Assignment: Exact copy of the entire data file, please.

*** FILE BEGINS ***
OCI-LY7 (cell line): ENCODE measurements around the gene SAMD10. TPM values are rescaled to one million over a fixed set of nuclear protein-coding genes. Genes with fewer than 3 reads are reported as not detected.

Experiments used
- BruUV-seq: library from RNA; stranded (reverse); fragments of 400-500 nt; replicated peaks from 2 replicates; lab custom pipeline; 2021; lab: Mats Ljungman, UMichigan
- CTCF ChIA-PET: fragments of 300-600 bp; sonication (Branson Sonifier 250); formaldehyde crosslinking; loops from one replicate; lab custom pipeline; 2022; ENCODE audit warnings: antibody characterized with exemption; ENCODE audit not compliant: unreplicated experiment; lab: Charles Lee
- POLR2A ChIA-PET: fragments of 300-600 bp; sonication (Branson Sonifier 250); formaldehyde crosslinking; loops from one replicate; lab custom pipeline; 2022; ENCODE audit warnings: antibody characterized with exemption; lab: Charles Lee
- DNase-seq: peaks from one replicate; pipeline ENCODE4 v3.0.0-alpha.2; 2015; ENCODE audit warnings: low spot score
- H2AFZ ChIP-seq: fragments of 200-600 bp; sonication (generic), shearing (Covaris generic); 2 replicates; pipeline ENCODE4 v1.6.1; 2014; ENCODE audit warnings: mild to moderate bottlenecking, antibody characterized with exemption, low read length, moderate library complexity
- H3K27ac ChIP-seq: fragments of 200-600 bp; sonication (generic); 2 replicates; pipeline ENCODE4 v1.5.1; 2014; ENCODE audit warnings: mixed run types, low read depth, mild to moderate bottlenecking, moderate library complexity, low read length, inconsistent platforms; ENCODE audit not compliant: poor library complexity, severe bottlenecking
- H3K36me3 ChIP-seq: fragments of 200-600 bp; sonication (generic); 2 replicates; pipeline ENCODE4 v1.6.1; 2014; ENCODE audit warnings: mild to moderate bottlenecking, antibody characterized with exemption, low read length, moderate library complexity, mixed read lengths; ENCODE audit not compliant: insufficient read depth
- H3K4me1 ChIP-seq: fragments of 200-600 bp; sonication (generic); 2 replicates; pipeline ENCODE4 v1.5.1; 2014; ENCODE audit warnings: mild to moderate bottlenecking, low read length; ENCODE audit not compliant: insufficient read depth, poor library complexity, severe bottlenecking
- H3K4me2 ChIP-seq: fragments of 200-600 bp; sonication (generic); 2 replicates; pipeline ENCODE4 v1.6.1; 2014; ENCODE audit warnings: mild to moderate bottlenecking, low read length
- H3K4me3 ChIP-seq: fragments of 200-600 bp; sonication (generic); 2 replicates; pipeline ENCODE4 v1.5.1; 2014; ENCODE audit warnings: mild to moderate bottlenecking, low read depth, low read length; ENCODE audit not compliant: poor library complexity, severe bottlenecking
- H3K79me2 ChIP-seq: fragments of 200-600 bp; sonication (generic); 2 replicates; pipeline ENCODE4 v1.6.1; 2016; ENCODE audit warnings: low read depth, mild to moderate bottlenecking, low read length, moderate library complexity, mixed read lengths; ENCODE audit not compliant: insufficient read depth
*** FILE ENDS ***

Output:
OCI-LY7 (cell line): ENCODE measurements around the gene SAMD10. TPM values are rescaled to one million over a fixed set of nuclear protein-coding genes. Genes with fewer than 3 reads are reported as not detected.

Experiments used
- BruUV-seq: library from RNA; stranded (reverse); fragments of 400-500 nt; replicated peaks from 2 replicates; lab custom pipeline; 2021; lab: Mats Ljungman, UMichigan
- CTCF ChIA-PET: fragments of 300-600 bp; sonication (Branson Sonifier 250); formaldehyde crosslinking; loops from one replicate; lab custom pipeline; 2022; ENCODE audit warnings: antibody characterized with exemption; ENCODE audit not compliant: unreplicated experiment; lab: Charles Lee
- POLR2A ChIA-PET: fragments of 300-600 bp; sonication (Branson Sonifier 250); formaldehyde crosslinking; loops from one replicate; lab custom pipeline; 2022; ENCODE audit warnings: antibody characterized with exemption; lab: Charles Lee
- DNase-seq: peaks from one replicate; pipeline ENCODE4 v3.0.0-alpha.2; 2015; ENCODE audit warnings: low spot score
- H2AFZ ChIP-seq: fragments of 200-600 bp; sonication (generic), shearing (Covaris generic); 2 replicates; pipeline ENCODE4 v1.6.1; 2014; ENCODE audit warnings: mild to moderate bottlenecking, antibody characterized with exemption, low read length, moderate library complexity
- H3K27ac ChIP-seq: fragments of 200-600 bp; sonication (generic); 2 replicates; pipeline ENCODE4 v1.5.1; 2014; ENCODE audit warnings: mixed run types, low read depth, mild to moderate bottlenecking, moderate library complexity, low read length, inconsistent platforms; ENCODE audit not compliant: poor library complexity, severe bottlenecking
- H3K36me3 ChIP-seq: fragments of 200-600 bp; sonication (generic); 2 replicates; pipeline ENCODE4 v1.6.1; 2014; ENCODE audit warnings: mild to moderate bottlenecking, antibody characterized with exemption, low read length, moderate library complexity, mixed read lengths; ENCODE audit not compliant: insufficient read depth
- H3K4me1 ChIP-seq: fragments of 200-600 bp; sonication (generic); 2 replicates; pipeline ENCODE4 v1.5.1; 2014; ENCODE audit warnings: mild to moderate bottlenecking, low read length; ENCODE audit not compliant: insufficient read depth, poor library complexity, severe bottlenecking
- H3K4me2 ChIP-seq: fragments of 200-600 bp; sonication (generic); 2 replicates; pipeline ENCODE4 v1.6.1; 2014; ENCODE audit warnings: mild to moderate bottlenecking, low read length
- H3K4me3 ChIP-seq: fragments of 200-600 bp; sonication (generic); 2 replicates; pipeline ENCODE4 v1.5.1; 2014; ENCODE audit warnings: mild to moderate bottlenecking, low read depth, low read length; ENCODE audit not compliant: poor library complexity, severe bottlenecking
- H3K79me2 ChIP-seq: fragments of 200-600 bp; sonication (generic); 2 replicates; pipeline ENCODE4 v1.6.1; 2016; ENCODE audit warnings: low read depth, mild to moderate bottlenecking, low read length, moderate library complexity, mixed read lengths; ENCODE audit not compliant: insufficient read depth